The Right to Death

The Right to Death

by Revati Tongaonkar October 27 2017, 5:06 pm Estimated Reading Time: 3 mins, 22 secs

The Supreme Court on Tuesday opposed the notion of allowing patients to create a 'living will'. Known as an 'advanced medical directive' in legal jargon, the bill is meant to give terminally ill patients the right to give consent to passive euthanasia if the said patient is reduced to a permanent vegetative state with little chance of recovery or survival.

Advanced Medical Directives are a prerecorded contract, and document a person's decision to terminate life support in case they pass into a vegetative state. Living wills may be carried out by either active or passive euthanasia- the former of which is presently illegal in our country. The Government of India currently allows passive euthanasia- the deliberate withdrawal of either food, water or medical treatment to induce mortality in a patient- in some cases, and only after a high court's approval following a plea by the family or a 'near friend'.

Today, patients have no say in deciding for themselves the terms of what happens to them, should they end up, by a mishap, in a terminally vegetative state. In a living will, a patient has the right to decide the time of his/her death under conditions of duress.  The patient also has the freedom to describe his/her favored treatment, or rejection of treatment, or his/her preference for tube-feeding, pain medication, etc., when in a state where he/she cannot communicate choices, and/or make coherent decisions.

The plea, by NGO Common Cause, was to declare the 'right to die with dignity' as a fundamental right, under the umbrella of the right to live with dignity, and was opposed by the government on moral grounds. The bill, it says, can easily be made unfair use of, especially in the case of the elderly and the dependent, say, in favor of inheritance or an insurance payout. The bill also defines the need for the patient to be of sound mind and under no duress or coercion, in the presence of witnesses (who have no gain from the proceeds of his/her estate), terminal conditions and also the authority of the attending physician. It also seeks legal immunity for the physician, for the death to not be classified as a suicide, and penalties for abuse. The insistence of a medical board which determines if the patient is, indeed, beyond the grasp of medical aid ought to be sufficient enough to convince the statement concerning its abuse.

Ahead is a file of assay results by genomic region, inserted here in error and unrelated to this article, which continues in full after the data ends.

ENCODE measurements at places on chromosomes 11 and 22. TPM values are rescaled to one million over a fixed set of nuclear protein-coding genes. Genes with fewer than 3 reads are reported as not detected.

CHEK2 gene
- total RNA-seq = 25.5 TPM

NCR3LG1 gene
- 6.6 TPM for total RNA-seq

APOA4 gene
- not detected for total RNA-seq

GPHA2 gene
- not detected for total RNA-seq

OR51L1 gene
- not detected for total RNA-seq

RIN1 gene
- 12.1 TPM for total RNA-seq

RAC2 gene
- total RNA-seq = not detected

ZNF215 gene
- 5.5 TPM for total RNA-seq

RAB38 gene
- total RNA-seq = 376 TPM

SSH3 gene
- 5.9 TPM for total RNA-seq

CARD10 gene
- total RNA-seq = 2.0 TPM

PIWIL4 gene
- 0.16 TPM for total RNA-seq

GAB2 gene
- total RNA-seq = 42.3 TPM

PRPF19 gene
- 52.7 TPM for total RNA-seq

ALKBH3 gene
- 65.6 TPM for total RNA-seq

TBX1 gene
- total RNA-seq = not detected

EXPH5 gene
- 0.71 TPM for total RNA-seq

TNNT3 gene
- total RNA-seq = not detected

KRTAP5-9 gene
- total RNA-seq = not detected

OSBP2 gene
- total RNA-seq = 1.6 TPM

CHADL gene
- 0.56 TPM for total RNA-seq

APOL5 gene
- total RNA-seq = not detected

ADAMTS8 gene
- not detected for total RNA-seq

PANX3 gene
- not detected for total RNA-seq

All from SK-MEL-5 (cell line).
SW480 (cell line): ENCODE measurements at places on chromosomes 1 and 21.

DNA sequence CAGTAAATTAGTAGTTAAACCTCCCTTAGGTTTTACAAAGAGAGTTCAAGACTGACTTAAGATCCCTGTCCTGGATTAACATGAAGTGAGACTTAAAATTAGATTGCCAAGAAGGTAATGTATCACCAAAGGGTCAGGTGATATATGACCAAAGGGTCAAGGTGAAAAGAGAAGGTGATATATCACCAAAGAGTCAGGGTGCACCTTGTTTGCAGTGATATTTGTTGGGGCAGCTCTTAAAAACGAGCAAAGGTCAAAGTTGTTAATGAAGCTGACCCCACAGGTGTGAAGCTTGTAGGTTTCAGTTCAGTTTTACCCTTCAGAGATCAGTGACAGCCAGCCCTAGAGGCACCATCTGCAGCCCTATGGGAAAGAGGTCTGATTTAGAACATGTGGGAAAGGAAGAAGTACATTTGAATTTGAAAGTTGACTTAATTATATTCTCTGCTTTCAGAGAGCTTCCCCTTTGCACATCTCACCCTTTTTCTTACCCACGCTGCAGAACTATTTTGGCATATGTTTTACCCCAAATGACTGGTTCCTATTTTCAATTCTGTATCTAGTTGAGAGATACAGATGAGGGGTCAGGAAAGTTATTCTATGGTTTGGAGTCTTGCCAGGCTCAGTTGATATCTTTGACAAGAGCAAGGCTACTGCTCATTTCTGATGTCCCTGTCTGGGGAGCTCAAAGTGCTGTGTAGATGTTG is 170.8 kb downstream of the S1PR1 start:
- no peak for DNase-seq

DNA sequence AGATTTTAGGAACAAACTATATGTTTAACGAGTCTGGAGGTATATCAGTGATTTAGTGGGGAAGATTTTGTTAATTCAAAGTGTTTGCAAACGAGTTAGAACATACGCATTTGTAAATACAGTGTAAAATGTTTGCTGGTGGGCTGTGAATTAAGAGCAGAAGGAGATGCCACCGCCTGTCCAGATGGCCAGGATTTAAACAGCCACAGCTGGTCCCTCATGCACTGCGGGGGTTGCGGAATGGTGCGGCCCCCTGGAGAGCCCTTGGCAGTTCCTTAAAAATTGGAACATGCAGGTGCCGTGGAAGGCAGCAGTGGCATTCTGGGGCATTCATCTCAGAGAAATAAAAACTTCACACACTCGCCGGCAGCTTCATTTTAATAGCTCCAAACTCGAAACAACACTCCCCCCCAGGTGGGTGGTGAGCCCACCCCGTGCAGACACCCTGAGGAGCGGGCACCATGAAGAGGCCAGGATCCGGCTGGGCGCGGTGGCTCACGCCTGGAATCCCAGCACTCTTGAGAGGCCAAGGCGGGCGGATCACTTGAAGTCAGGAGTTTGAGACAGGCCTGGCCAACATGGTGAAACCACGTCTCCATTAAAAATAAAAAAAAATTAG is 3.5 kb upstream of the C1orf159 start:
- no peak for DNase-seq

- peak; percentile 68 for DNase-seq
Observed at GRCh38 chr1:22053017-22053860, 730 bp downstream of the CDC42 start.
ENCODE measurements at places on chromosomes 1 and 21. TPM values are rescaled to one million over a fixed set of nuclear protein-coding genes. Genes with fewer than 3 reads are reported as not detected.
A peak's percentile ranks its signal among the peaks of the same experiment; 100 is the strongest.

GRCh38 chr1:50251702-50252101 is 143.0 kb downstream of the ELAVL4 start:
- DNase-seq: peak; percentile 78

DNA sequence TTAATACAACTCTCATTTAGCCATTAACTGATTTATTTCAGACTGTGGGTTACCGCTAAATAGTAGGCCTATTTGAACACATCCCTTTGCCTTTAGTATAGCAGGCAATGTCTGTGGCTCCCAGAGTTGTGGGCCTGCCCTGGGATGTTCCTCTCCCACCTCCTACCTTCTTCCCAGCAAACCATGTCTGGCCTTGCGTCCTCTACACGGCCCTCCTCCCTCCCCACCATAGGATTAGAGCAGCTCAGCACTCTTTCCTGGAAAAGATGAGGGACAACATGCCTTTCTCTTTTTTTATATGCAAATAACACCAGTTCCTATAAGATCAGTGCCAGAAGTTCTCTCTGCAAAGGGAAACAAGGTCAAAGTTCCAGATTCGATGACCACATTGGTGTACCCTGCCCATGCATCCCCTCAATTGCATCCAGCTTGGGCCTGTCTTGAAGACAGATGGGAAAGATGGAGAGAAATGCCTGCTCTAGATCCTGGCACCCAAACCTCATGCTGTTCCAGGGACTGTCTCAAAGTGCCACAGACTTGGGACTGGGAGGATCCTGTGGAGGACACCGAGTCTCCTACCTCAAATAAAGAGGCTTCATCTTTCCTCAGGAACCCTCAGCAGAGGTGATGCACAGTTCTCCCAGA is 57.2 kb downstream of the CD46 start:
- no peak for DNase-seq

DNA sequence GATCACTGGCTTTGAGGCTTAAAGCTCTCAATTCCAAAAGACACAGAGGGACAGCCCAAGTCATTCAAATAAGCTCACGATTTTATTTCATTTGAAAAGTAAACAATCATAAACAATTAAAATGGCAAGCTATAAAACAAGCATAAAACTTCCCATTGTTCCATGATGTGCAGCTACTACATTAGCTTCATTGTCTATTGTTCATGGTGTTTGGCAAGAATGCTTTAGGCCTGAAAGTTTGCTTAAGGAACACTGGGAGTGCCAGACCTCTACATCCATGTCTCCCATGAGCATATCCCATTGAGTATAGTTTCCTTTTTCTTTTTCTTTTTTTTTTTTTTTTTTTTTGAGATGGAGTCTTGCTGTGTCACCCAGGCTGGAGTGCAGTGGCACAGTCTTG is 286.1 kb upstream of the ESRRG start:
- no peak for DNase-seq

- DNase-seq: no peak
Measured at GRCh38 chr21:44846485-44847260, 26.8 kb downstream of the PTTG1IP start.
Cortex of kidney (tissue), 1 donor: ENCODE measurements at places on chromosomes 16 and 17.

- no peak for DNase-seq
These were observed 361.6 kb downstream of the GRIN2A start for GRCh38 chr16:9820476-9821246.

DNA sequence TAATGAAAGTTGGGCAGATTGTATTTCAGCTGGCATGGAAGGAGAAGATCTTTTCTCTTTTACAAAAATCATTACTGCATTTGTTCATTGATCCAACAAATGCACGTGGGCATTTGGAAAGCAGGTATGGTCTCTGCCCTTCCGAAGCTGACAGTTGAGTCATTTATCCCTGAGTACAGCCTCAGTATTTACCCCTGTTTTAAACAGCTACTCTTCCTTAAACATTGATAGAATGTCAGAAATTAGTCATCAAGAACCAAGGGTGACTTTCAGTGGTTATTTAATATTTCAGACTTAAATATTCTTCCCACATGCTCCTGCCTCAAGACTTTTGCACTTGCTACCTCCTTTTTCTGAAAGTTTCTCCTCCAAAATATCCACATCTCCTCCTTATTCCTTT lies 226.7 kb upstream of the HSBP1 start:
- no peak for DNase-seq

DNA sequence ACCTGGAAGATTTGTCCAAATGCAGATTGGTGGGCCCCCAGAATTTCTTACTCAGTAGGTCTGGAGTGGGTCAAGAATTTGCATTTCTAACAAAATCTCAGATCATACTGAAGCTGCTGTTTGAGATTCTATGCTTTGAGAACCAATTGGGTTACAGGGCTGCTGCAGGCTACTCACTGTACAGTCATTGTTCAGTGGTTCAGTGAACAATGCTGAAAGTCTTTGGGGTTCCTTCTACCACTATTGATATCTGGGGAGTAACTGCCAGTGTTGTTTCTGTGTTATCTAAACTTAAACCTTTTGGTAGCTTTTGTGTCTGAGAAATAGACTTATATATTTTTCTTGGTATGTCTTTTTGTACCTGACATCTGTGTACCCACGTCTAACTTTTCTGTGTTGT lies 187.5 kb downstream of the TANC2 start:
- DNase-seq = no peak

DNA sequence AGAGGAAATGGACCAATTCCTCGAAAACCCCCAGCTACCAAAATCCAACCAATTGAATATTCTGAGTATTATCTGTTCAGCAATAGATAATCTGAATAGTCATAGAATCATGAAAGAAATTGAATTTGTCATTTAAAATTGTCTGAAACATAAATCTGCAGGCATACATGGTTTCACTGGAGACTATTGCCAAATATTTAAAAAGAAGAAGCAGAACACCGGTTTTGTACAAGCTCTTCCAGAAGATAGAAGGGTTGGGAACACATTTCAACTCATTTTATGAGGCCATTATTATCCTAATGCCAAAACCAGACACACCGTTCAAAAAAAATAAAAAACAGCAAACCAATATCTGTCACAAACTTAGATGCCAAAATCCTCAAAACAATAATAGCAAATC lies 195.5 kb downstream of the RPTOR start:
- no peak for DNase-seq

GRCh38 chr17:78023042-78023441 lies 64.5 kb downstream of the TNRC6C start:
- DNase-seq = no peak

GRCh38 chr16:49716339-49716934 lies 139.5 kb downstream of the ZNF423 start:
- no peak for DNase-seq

Prolonging a vegetative patients' so-called life is often a burden on families, especially poorer ones- it drains them of their resources, while giving them no option of ending the agony of the patient and the family by choice, dragging a dead life. Although every family hopes for a miracle recovery- but for how long, and till when is hope feasible? Miracles do happen, and so do Aruna Shaunbaugs and Terri Schiavos- the latter, a landmark patient in American legal history. Schiavo, a patient in a vegetative state bound to the bed, had her husband feuding with her parents- the former asking that she be taken off life support and 'end her life in dignity' and the latter insisting she be kept alive, in hopes of seeing her well again. After her natural death, studies revealed that her brain had shrunk to half its size long ago, and she would never had recovered. 

Clauses can be added in a contract- of determining the wait period before taking the plunge, or describing the exact circumstances in which to do so. But, by letting a patient decide the steps to be taken in case of a mishap, we allow him/her to pass away with dignity, in accordance to their wishes, while relieving the family of the very real moral guilt of having taken the step to terminate treatment.



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